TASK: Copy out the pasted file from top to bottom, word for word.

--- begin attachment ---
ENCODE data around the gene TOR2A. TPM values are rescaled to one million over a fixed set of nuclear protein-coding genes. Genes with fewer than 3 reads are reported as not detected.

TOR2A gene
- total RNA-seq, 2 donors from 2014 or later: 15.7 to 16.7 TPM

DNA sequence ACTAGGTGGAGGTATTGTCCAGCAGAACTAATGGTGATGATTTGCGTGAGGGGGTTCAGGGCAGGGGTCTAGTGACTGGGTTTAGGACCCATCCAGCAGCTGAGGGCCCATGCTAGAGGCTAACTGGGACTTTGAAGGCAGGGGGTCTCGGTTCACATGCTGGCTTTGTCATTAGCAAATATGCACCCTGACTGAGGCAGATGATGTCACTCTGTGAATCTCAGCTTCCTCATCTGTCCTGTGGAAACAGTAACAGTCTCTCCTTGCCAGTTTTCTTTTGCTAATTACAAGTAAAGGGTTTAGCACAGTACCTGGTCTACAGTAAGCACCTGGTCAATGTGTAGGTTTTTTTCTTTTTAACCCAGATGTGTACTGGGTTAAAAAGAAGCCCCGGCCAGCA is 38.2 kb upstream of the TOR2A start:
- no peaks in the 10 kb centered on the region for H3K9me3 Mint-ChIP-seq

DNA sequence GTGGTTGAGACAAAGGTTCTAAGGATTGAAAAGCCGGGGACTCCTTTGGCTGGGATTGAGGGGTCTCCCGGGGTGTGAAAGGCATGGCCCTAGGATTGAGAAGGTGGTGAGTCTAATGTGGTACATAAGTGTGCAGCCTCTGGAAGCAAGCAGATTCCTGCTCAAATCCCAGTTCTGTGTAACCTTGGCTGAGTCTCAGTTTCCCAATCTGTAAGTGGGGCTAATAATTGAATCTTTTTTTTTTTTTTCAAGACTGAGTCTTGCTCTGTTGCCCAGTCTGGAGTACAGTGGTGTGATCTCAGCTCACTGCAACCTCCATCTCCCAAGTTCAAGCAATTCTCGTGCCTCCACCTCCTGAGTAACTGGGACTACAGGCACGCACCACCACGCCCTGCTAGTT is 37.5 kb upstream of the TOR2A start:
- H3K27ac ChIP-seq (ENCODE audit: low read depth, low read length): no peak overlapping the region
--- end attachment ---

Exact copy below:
ENCODE data around the gene TOR2A. TPM values are rescaled to one million over a fixed set of nuclear protein-coding genes. Genes with fewer than 3 reads are reported as not detected.

TOR2A gene
- total RNA-seq, 2 donors from 2014 or later: 15.7 to 16.7 TPM

DNA sequence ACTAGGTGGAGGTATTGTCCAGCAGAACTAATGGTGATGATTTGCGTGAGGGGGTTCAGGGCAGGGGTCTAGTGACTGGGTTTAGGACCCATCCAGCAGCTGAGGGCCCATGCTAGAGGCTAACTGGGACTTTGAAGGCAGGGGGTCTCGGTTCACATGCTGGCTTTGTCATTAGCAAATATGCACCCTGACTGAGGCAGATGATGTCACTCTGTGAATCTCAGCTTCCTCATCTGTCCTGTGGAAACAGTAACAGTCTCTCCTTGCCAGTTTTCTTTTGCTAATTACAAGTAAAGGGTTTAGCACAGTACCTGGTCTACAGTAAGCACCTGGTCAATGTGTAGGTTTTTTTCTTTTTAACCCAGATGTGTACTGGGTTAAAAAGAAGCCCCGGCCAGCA is 38.2 kb upstream of the TOR2A start:
- no peaks in the 10 kb centered on the region for H3K9me3 Mint-ChIP-seq

DNA sequence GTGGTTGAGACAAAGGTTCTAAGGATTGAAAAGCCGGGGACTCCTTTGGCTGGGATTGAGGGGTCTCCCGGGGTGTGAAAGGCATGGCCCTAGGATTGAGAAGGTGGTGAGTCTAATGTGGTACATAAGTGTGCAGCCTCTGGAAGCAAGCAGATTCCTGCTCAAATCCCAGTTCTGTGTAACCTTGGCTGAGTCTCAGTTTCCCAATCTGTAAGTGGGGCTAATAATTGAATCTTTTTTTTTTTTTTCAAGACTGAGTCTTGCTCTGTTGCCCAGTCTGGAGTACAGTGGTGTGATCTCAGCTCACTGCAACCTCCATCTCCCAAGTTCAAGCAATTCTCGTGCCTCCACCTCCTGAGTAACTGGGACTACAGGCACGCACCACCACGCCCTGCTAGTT is 37.5 kb upstream of the TOR2A start:
- H3K27ac ChIP-seq (ENCODE audit: low read depth, low read length): no peak overlapping the region